Lin already received adjudication of his initial asylum application and a full and fair removal hearing. Furthermore, Lin enjoyed the opportunity to submit, within 90 days of his final order of removal, a motion to reopen the proceedings based on changed personal circumstances. 8 U.S.C. § 1229a(c)(7)(C); 8 C.F.R. § 1003.2(c)(2). If Lin's changed circumstances had been based on changed conditions within his country of nationality or in the country to which he was ordered removed, the 90-day time limit would not have applied and Lin could have submitted a motion to reopen at any time. 8 C.F.R. § 1003.2(c)(3). These procedures are reasonable and constitutionally sufficient. As our sister circuit explained in Xiu Mei Wei v. Mukasey, 545 F.3d 1248, 1257 (10th Cir. 2008):"[D]ue process does not guarantee a party the right to make the same claim before a tribunal repeatedly."

Here, moreover, the government's interest in preventing unlimited successive petitions for relief is supported by concerns of public policy. An alien already receives the opportunity to reopen his proceedings if his personal circumstances change within 90 days of a final order of removal. Eliminating the 90-day restriction would allow an alien to reopen the proceedings indefinitely into the future based on circumstances that can change by his own volition. We conclude in this case as we did in Jin: "[S]ome restriction[s] that cannot be manipulated by petitioners must be in place, lest petitioners take advantage of the system by 'manufacturing'" a new case. Jin, 538 F.3d at 155-56.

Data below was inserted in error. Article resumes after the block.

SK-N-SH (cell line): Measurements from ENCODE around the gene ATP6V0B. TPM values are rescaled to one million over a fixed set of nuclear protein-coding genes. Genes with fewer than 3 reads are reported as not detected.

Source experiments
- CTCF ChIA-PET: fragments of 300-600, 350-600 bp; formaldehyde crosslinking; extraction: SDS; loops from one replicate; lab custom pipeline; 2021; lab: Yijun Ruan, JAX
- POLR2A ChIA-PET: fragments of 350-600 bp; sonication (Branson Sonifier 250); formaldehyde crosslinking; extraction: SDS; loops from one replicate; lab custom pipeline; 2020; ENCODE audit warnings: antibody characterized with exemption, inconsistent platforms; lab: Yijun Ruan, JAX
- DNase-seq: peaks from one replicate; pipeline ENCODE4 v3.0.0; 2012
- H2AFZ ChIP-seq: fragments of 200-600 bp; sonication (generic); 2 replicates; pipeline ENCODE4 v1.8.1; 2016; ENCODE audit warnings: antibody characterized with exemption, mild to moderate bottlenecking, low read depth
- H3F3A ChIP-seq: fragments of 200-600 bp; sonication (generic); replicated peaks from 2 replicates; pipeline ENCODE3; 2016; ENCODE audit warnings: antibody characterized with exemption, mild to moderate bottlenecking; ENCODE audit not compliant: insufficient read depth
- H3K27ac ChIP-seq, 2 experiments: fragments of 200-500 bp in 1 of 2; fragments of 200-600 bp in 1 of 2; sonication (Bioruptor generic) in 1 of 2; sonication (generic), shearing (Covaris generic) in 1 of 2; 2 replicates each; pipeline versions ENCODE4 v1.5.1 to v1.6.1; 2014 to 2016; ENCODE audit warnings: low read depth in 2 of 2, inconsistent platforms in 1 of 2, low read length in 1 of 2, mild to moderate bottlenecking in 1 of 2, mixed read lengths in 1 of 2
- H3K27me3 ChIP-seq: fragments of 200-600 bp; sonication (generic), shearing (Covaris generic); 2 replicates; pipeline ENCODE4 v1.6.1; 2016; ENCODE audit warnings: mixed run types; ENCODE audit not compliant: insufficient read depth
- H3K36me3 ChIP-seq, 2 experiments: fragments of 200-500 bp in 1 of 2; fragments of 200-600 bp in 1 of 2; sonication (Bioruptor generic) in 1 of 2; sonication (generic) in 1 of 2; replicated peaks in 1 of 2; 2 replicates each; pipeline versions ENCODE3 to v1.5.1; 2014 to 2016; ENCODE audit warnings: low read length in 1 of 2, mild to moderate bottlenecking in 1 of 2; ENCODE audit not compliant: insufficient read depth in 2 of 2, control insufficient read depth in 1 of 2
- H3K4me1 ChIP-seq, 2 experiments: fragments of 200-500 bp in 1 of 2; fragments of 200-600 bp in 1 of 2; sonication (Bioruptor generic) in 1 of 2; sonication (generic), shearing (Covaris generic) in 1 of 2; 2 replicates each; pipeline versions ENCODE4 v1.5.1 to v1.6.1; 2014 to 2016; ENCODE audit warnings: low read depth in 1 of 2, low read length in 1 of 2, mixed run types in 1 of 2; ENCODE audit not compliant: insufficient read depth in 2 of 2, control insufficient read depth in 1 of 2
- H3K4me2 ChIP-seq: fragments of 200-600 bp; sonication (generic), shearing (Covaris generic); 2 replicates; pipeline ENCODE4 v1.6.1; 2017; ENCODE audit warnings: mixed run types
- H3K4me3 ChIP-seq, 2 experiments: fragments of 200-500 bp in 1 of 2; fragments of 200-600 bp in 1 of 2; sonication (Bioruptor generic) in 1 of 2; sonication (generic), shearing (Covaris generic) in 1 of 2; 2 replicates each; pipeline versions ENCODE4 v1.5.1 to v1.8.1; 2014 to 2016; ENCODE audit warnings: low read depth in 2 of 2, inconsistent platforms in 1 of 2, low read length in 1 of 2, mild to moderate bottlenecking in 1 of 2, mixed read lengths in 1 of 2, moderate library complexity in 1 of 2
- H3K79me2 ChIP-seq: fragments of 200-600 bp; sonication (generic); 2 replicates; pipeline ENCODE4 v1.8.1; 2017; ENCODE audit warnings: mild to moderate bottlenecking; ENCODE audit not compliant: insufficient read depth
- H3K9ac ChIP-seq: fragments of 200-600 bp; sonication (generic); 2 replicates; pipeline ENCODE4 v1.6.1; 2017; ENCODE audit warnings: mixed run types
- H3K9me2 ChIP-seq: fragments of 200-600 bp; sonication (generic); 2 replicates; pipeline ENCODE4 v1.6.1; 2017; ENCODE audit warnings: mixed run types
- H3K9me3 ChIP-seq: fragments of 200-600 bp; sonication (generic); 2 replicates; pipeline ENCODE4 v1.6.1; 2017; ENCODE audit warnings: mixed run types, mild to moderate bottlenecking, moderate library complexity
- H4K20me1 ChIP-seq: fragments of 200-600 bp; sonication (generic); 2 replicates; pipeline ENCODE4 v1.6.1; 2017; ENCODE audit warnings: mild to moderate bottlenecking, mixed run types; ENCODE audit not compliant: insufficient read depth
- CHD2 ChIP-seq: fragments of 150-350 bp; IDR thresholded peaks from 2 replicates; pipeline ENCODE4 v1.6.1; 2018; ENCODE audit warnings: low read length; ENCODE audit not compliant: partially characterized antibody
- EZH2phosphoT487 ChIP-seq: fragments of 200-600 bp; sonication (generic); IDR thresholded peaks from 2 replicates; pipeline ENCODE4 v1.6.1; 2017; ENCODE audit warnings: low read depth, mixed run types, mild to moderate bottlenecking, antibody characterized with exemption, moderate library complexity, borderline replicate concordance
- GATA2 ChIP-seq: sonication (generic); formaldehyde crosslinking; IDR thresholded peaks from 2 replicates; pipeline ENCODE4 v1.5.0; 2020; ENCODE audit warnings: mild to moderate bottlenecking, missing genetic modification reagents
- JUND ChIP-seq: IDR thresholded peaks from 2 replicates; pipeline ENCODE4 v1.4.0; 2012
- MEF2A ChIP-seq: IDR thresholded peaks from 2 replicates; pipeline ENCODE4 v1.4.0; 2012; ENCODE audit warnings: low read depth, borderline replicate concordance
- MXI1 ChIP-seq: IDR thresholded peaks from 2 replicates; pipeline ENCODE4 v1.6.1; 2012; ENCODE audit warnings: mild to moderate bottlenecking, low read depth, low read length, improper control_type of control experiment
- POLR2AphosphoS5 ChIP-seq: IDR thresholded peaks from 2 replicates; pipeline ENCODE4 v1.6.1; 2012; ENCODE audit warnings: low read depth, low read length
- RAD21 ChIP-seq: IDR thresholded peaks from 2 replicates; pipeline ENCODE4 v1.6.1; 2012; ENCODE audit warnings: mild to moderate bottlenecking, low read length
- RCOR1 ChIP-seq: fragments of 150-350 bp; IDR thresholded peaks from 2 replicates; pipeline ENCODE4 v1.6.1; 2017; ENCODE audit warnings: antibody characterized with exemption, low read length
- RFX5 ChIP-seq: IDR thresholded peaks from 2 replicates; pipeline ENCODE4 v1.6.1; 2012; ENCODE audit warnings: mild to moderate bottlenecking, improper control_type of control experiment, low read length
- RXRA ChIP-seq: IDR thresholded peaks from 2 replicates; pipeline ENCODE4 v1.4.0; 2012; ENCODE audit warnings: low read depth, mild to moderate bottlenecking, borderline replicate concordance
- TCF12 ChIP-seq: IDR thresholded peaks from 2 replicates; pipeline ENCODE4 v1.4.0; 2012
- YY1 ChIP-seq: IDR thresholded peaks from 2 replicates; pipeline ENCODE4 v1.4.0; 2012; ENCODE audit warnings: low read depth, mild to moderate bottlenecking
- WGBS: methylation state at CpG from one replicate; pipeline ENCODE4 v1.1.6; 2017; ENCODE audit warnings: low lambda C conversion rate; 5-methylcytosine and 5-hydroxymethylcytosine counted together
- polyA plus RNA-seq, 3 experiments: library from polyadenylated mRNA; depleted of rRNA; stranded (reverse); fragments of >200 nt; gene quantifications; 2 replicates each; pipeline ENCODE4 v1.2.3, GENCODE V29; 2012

To summarize:

(1) Petitioner Lin did not waive his due process challenge to the BIA's decision in Matter of C-W-L, 24 I. & N. Dec. 346.

(2) Assuming, without deciding, that Lin is entitled to due process of law with respect to his claims under CAT and § 1231(b)(3), the BIA's procedural requirements pass constitutional muster. Therefore, the BIA did not abuse its discretion in dismissing Lin's motion to file a successive asylum application for failure to file a timely motion to reopen.

We have considered each of Lin's arguments on appeal and find them to be without merit. For the reasons stated above, the petition for review is DENIED. As we have completed our review, any stay of removal that the Court previously granted in this petition is VACATED, and any pending motion for a stay of removal in this petition is DISMISSED.*fn1


Catherine O'Hagan Wolfe, Clerk of Court